Can't end a blog without a deer photo. This guy was on the side of the trail today where I walk in the morning and very unconcerned at my presences. 









Friday, July 17, 2015

Hello, Hello...are you out there babe?


That last night we were together at the hospital, I remember talking to you for hours, even though you were in a coma and I was blabbing away about nothing, when all of a sudden you turned your head with open eyes and looked at me. I knew immediately that your body just relaxed, your eyelids opened and you had passed away.  It would have been nice to think that you had to sneak one last peek at me before you went, but medically they'd think I was nuts. 


I never felt so alone in my life than at that moment, even though I had family in the room next to me. 
I'm going to try to keep track of things you've missed and send them to you, who knows whether you can actually get messages from beyond but here goes. 


Officially, the ruling at the hospital was that you had beaten the leukemia, but in doing so, it took such a toll on your body that you just couldn't recover.


You had a wonderful memorial at the house with all the neighbors. Paul made a beautiful church bench with a plaque on it "To Donna from the neighborhood". Denny, Laura and Ashley were there, all the neighbors and Duane surprised me by flying up for your memorial.  



Next came the memorial in Las Vegas. Your girlfriends really outdid themselves. They had it all organized for me and attended by so many people we both knew. All your coworkers, lots of the old bosses and all my family. We had a good celebration for you honey. 



After Vegas, I did what you asked me to do.  I went home, picked up the dogs, and drove down to see our granddaughter Kendra Moon born. She is so beautiful and a day early! 




Two days later Riley and I went to see Jessica get married. It was a beautiful ceremony, I sure wish you could have seen it, very fancy. After that, the dogs I headed home.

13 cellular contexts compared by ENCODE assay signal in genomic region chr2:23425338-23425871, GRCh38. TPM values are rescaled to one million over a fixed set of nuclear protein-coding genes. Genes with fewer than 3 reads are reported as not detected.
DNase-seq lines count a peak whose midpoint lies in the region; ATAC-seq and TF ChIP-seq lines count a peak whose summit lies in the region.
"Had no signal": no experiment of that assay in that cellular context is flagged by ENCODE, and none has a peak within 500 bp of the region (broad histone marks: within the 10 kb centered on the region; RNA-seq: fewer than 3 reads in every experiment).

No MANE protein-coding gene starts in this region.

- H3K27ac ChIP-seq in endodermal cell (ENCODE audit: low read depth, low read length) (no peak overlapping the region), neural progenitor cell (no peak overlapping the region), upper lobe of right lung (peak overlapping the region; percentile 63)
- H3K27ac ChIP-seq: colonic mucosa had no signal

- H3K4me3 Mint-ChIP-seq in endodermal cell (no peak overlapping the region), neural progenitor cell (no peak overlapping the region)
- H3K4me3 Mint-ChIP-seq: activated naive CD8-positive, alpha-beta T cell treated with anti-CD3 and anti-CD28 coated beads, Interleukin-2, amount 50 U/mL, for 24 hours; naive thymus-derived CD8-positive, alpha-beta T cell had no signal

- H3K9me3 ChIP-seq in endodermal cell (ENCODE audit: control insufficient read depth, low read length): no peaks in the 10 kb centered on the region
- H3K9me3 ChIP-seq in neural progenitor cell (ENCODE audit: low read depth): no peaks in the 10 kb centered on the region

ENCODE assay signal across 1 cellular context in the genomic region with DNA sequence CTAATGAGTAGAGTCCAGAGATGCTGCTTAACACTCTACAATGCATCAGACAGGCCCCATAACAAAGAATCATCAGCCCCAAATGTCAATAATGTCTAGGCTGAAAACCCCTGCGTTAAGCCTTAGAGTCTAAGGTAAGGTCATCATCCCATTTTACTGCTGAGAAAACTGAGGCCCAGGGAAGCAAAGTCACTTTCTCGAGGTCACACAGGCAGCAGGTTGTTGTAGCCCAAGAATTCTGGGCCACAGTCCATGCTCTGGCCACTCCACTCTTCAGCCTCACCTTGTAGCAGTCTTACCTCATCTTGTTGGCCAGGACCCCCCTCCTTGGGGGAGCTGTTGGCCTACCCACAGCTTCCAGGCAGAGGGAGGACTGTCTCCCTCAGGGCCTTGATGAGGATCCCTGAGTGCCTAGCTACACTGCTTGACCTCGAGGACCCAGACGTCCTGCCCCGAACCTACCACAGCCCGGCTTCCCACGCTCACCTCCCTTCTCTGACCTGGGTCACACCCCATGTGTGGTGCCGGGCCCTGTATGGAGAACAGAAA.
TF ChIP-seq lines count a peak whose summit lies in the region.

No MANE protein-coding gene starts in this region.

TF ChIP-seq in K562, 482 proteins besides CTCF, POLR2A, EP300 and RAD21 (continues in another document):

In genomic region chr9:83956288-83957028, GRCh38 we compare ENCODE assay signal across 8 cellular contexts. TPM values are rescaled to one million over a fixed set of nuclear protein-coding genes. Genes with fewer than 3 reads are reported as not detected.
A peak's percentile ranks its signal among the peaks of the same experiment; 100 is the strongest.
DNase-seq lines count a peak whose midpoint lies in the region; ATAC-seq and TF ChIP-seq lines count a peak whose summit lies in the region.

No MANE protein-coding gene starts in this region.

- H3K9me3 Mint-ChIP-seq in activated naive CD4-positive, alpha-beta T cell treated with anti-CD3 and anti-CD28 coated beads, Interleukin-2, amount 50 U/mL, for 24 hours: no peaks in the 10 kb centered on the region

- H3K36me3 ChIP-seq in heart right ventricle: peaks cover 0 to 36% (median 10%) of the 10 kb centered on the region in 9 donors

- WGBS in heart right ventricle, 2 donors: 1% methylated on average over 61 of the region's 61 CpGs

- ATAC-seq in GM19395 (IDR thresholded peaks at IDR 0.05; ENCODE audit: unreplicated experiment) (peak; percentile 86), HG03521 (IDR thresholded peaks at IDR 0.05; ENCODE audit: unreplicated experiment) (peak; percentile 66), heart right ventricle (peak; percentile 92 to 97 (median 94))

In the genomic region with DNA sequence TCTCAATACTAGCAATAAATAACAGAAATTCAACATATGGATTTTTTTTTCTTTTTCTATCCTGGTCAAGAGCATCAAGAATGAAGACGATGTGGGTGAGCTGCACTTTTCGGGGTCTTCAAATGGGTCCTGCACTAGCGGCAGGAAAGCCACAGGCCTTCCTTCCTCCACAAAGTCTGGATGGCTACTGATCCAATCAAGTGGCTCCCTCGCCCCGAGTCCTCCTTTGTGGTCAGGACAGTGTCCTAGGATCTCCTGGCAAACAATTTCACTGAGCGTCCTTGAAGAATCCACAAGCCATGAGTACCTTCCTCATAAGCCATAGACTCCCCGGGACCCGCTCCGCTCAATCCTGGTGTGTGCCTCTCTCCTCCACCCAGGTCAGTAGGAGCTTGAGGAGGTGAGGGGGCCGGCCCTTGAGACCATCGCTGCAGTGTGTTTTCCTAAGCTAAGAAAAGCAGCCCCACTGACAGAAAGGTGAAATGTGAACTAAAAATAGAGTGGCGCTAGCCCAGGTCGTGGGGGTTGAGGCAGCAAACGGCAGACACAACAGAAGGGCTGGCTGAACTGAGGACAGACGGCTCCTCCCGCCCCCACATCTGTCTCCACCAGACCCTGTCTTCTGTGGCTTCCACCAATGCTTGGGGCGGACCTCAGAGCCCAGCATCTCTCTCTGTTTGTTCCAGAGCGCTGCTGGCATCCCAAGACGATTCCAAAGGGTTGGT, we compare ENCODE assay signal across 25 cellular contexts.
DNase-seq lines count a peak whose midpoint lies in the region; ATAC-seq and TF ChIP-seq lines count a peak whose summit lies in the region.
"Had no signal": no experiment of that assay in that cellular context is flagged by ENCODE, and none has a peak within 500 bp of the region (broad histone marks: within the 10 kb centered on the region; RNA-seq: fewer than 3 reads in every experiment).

Two weeks later I went to North Fork, Idaho because I know how much you enjoyed camping there. I went to our favorite place for a beer, Booker's Retreat, and they ask about you and were saddened by your passing. I was supposed to meet Chrissy in the Tetons  (I think my family is trying to keep me busy) but I went home after North Fork, just too tired to go on and needed some rest. 



 
I've been busy acquiring firewood for the coming winter. I get the dogs groomed just like you did and give them their flea ointment, just as you would have done. Benji and Missy have been keeping your side of the bed warm for me. At times they still run to your door of the car when I come home expecting you to open it.



Nona and her dad (he's 94 and kicking) came up to give me some moral support... her dad wants to buy land and build his house. Again, he's 94, but you really don't want to discourage someone's dream no matter how old they are.



Haven't gone anywhere lately, but I did take up walking to try and rid myself of the weight I put on while in Seattle. What I really need is you putting me on Weight Watchers like before, that worked really well back then. 



We've had a few parties in the neighborhood and there is always the question, "how are you doing Tom" and you know what my answer is, babe? "I'm doing well". As you and I have discussed in the past, life must go on for the survivor. Do I miss you? Oh my, like the dickens!  



This week while coming home from Spokane I started talking to you out loud. Good thing I was alone or the boys may of had me committed. I was apologizing to you for your only getting three years in retirement before I remembered all the vacations, trips and boats we did or had while we worked. We lived half our life in semi-retirement, didn't we. That  made me feel a little better. 



Honey, I love our home and sometimes the only consolation I can find in being here is that, if it was me who had passed first, you would have sold the house an gone back to Las Vegas where your girlfriends are. I'm staying, I love what is to be our last home. 
You are still here with me and there is no "till death do us apart" clause in our love, even in death you are my one and only...I love you. 

Sorry to ramble on babe and I really hope you can somehow see this. You know how important the blog is for me and this would be where you'd look first, if you can. 













Sunday, July 12, 2015

Colville Rotary Trail